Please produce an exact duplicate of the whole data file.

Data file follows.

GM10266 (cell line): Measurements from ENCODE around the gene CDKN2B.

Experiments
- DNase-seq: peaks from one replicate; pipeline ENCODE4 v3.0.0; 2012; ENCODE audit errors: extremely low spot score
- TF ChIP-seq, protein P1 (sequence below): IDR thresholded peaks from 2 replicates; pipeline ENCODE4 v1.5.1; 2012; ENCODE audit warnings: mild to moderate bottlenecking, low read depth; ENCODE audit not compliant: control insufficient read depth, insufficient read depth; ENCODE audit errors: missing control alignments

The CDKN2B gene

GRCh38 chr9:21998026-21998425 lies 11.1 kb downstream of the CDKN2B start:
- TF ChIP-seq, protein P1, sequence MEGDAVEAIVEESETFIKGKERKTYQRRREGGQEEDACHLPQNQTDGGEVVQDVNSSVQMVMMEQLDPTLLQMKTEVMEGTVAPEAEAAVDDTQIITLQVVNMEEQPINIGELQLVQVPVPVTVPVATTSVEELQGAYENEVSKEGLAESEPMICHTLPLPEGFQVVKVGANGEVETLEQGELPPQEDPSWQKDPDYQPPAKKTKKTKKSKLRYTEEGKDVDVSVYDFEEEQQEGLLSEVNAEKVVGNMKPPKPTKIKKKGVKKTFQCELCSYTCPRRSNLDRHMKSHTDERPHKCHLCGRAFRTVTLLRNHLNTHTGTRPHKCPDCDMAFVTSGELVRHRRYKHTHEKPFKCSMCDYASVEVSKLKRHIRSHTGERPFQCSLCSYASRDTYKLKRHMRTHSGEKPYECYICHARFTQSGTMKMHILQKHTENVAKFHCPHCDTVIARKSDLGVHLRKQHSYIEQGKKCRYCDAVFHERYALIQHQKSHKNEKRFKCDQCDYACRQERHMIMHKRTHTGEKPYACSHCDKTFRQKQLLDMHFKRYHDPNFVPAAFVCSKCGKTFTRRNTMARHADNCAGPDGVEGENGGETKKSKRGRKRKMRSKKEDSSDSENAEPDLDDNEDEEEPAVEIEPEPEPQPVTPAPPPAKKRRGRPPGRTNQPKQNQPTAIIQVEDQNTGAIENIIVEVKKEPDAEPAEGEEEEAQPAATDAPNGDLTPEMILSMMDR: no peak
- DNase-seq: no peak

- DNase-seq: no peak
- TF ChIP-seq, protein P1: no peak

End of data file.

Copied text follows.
GM10266 (cell line): Measurements from ENCODE around the gene CDKN2B.

Experiments
- DNase-seq: peaks from one replicate; pipeline ENCODE4 v3.0.0; 2012; ENCODE audit errors: extremely low spot score
- TF ChIP-seq, protein P1 (sequence below): IDR thresholded peaks from 2 replicates; pipeline ENCODE4 v1.5.1; 2012; ENCODE audit warnings: mild to moderate bottlenecking, low read depth; ENCODE audit not compliant: control insufficient read depth, insufficient read depth; ENCODE audit errors: missing control alignments

The CDKN2B gene

GRCh38 chr9:21998026-21998425 lies 11.1 kb downstream of the CDKN2B start:
- TF ChIP-seq, protein P1, sequence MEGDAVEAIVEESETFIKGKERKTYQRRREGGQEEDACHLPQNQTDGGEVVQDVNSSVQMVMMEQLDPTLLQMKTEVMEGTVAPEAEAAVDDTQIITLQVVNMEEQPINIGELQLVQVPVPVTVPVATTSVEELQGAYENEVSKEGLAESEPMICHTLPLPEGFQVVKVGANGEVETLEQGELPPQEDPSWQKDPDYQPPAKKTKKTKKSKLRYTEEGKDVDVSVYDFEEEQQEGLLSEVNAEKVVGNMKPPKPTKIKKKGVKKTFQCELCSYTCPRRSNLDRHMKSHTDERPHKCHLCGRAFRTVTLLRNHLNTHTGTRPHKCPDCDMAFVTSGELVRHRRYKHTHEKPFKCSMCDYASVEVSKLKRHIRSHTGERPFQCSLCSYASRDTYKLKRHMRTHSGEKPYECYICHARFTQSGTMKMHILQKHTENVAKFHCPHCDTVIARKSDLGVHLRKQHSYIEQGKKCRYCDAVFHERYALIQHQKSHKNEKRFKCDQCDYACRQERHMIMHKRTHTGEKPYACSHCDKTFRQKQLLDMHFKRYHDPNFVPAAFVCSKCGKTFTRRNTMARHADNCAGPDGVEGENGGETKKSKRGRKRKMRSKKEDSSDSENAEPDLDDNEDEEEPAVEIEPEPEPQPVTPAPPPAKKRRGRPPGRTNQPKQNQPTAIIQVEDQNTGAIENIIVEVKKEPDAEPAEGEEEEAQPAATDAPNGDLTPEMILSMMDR: no peak
- DNase-seq: no peak

- DNase-seq: no peak
- TF ChIP-seq, protein P1: no peak